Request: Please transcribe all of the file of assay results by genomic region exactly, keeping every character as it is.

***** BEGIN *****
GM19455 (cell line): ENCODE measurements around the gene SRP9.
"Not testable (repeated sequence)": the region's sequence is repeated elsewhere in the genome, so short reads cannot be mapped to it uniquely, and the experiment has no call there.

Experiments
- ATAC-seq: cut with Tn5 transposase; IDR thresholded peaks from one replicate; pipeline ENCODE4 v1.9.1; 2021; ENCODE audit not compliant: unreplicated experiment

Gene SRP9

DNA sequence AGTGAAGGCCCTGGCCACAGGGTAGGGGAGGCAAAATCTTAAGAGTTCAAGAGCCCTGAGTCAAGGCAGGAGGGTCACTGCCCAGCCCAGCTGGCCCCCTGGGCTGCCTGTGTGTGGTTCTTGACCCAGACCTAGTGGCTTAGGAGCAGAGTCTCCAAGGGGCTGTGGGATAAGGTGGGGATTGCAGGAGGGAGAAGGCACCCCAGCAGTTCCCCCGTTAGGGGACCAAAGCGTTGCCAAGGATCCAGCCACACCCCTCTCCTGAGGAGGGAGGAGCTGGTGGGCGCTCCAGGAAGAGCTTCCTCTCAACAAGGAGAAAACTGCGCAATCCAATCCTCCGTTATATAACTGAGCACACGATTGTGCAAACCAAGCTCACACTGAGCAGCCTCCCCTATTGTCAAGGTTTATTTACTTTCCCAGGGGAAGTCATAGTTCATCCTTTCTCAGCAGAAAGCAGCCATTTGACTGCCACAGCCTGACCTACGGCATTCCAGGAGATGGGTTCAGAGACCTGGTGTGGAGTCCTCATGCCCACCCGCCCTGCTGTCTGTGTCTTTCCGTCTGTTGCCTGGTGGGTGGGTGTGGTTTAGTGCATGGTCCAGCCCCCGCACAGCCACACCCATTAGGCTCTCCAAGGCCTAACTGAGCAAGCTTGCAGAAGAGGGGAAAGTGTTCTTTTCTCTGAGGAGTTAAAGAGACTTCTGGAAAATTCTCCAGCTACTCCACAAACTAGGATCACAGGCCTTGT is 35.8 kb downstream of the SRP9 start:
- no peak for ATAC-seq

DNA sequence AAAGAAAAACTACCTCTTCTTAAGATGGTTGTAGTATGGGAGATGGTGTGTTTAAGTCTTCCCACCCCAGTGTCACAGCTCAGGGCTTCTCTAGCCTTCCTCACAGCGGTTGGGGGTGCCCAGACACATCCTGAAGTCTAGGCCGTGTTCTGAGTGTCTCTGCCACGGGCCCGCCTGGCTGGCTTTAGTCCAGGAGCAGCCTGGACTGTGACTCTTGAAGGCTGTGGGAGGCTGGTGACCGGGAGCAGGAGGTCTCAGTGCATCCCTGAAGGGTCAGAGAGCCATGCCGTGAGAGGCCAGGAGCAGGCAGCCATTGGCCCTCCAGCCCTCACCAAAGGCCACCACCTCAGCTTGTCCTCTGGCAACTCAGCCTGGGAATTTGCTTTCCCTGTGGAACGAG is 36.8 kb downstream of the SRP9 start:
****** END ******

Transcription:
GM19455 (cell line): ENCODE measurements around the gene SRP9.
"Not testable (repeated sequence)": the region's sequence is repeated elsewhere in the genome, so short reads cannot be mapped to it uniquely, and the experiment has no call there.

Experiments
- ATAC-seq: cut with Tn5 transposase; IDR thresholded peaks from one replicate; pipeline ENCODE4 v1.9.1; 2021; ENCODE audit not compliant: unreplicated experiment

Gene SRP9

DNA sequence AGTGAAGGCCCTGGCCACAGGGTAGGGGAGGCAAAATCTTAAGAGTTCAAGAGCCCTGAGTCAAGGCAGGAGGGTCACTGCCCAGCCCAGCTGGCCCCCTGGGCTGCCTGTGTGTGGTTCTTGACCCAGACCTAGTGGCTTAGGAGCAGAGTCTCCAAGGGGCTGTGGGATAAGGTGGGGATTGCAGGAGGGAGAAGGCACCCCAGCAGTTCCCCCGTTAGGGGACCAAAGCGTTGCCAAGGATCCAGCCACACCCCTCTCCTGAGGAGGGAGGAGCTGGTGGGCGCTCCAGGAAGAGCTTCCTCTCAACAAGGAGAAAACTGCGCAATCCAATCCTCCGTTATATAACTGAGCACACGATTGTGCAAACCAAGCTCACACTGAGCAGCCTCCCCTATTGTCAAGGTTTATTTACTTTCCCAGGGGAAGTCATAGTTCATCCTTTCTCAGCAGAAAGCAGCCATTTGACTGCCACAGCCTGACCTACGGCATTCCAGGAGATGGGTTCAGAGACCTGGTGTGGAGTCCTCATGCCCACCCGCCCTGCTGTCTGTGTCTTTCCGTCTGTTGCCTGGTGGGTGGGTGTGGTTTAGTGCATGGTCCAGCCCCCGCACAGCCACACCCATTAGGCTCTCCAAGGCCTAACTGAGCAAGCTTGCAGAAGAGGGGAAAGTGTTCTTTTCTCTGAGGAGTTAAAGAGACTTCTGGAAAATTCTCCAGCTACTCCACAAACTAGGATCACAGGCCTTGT is 35.8 kb downstream of the SRP9 start:
- no peak for ATAC-seq

DNA sequence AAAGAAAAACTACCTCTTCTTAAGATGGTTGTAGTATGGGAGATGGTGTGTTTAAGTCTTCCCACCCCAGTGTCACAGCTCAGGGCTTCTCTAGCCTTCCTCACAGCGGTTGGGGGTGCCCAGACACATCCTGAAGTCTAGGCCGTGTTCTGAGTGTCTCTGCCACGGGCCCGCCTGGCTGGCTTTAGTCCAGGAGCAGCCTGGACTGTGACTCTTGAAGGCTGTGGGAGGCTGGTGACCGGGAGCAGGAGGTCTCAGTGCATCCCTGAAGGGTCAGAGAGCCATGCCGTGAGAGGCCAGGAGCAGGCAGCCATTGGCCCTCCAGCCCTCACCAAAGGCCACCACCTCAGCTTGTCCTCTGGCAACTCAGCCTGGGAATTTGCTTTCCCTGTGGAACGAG is 36.8 kb downstream of the SRP9 start: